Sitting across from me with his sunglasses, dark leather jacket and mohawk, Hiroyuki Tanaka — better known simply as Sabu — doesn’t look like the kind of guy who lets his emotions get the better of him, yet even he was almost brought to tears by the reaction his movie “Chasuke’s Journey” (“Ten no Chasuke”) received at the 65th Berlin International Film Festival. His eighth visit to the event, it was his first time to receive a Golden Bear nomination.
“The actual ceremony sold out almost straight away so they put on an extra screening in the city,” recalls the 50-year-old director. “I decided to sneak in the back with the producer toward the end of the movie. When the credits came up people were on their feet, applauding and shouting bravo. Nobody knew I was in there, which made it extra special. I was so moved, I nearly cried.”
Starring Kenichi Matsuyama (“Norwegian Wood”), Ito Ohno and Yusuke Iseya (“Blindness”), “Chasuke’s Journey” is a romantic fantasy that parodies blockbusters like “Titanic” and “Ghost.” The story, which is based on Sabu’s first-ever novel of the same name, starts out in heaven where a group of scholarly scriptwriters are plotting screenplays for people on Earth. The tragic fate of a young speech-impaired girl named Yuri (Ohno) — due to die in a traffic accident — is the cause of much debate among the scribes. A celestial tea server, Chasuke (Matsuyama), is subsequently sent to change her destiny and save the day.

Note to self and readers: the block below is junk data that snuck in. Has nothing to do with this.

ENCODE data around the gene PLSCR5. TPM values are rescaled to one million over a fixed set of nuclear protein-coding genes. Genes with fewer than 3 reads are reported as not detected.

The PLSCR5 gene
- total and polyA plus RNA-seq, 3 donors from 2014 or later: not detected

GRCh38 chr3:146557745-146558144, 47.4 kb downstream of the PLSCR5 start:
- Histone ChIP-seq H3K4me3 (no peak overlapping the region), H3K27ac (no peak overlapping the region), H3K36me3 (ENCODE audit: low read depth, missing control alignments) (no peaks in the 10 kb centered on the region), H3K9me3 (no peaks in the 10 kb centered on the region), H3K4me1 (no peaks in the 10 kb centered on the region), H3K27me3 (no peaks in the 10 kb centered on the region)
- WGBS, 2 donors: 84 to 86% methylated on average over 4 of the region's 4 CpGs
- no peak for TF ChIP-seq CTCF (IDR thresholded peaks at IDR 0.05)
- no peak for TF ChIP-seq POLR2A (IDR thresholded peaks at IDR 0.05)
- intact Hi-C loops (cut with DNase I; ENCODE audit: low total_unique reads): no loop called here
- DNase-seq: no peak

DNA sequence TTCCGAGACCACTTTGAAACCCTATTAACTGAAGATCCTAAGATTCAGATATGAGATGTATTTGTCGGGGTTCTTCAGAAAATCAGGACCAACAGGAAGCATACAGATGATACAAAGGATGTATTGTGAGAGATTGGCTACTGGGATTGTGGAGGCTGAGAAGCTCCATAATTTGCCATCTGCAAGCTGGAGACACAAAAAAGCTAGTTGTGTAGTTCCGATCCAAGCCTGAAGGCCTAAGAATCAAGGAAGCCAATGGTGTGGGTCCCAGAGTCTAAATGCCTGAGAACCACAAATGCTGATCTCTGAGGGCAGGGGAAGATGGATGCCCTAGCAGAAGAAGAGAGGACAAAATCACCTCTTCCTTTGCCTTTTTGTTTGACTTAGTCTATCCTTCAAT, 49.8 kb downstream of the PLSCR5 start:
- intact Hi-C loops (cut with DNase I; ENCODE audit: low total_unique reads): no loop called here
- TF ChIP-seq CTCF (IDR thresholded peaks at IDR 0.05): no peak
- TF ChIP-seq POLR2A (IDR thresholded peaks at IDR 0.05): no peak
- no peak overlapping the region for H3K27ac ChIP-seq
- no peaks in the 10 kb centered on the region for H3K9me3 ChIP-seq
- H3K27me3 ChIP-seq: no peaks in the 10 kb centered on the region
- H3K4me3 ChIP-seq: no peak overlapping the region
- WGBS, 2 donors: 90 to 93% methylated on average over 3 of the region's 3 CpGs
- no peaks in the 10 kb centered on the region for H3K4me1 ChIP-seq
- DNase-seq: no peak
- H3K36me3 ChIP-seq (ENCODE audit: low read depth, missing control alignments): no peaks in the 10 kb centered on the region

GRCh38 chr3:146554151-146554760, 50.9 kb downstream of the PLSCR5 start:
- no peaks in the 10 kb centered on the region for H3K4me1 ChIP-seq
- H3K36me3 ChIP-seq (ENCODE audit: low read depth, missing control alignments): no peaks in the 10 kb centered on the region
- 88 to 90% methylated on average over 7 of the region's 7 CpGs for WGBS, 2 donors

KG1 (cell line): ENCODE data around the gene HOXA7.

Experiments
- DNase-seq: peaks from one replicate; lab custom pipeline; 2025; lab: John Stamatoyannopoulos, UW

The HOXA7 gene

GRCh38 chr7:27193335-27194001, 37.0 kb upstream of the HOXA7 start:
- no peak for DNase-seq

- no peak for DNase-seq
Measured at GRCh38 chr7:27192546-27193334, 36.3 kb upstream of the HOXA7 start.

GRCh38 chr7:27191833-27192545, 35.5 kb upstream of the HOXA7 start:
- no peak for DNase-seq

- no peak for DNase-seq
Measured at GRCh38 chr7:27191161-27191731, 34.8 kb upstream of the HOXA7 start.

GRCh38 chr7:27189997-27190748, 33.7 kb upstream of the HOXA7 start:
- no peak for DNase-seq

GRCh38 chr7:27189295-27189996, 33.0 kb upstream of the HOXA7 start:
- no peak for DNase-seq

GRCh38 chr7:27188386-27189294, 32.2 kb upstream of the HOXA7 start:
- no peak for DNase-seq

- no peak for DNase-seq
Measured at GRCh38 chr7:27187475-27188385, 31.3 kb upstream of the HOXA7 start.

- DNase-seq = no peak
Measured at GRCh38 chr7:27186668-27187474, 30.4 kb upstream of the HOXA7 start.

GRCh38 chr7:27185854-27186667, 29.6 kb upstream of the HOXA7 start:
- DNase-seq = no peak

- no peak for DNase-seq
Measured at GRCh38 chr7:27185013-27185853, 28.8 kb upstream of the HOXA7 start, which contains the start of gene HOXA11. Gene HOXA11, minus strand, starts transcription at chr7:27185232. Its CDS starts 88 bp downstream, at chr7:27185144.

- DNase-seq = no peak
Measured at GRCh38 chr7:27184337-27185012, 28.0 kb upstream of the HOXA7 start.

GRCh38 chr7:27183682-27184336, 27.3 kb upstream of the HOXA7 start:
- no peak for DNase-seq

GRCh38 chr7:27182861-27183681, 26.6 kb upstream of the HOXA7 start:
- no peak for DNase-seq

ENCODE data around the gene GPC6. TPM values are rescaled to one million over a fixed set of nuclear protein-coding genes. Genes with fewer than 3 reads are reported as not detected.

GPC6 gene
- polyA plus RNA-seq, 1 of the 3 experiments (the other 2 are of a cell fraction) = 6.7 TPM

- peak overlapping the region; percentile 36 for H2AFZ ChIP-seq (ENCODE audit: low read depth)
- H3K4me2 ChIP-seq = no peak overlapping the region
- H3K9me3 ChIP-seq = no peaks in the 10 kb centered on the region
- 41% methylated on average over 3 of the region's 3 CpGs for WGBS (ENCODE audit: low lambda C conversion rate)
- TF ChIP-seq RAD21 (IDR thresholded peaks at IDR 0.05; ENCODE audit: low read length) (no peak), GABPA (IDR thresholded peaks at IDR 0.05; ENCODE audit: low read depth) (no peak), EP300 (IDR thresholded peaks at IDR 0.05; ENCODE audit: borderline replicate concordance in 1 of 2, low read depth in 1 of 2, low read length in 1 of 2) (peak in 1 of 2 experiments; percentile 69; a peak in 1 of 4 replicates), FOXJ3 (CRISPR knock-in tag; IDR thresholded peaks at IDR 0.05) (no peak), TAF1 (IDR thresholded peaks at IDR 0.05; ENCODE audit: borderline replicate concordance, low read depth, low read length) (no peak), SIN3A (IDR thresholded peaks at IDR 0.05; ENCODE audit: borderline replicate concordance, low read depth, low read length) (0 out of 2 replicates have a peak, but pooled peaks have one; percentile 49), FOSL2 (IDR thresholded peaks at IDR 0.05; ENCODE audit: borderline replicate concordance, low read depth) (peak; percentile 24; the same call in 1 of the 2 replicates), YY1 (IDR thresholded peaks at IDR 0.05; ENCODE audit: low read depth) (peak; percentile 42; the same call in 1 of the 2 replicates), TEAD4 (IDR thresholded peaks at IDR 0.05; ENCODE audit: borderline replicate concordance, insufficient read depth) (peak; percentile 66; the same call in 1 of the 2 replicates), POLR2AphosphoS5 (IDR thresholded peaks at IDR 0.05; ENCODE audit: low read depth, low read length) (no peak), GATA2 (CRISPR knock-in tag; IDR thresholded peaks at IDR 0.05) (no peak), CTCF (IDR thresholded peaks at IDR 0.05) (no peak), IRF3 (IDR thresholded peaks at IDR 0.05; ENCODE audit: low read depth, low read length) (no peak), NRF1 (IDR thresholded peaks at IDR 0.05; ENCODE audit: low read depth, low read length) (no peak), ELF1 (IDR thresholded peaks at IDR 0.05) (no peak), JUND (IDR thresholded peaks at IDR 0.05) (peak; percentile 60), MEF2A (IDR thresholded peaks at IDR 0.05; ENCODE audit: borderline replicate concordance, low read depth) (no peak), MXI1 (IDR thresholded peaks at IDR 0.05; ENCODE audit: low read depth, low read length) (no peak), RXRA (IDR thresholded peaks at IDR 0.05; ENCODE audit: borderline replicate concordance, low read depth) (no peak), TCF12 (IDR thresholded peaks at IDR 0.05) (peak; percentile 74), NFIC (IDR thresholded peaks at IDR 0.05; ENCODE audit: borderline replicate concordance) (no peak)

“In Japan people tend to view the word ‘unmei,‘ which can be translated as fate or destiny, in a negative light, so I wanted to flip that and make it something more positive,” Sabu says. “I think almost everyone goes through a stage in their life where it feels as though everything has already been mapped out for them, but I believe we can, through the power of human thought, shape our own futures. That is really what I’m trying to say in both the book and movie.”
Sabu certainly appears to have written the script to his own life. A singer and then actor (he is set to appear in Martin Scorsese’s “Silence” next year), he decided to start directing because he was tired of the formulaic, safe approach of many filmmakers. He made his debut in 1996 with “Non-Stop” — the inspiration behind the German cult classic “Run Lola Run.” His early works tended to focus on characters — often yakuza and salarymen — that were clumsy and amateurish, often finding themselves in bizarre situations.
“I like to create stupid movies,” he says. “I don’t want to limit myself to making structured, general films. There are enough people out there doing that already. I believe it’s important to throw the manual away, avoid cliches and come up with something outrageous. It’s what I do with all my projects and ‘Chasuke’s Journey’ is no different.”
“Chasuke’s Journey” is now playing in cinemas nationwide.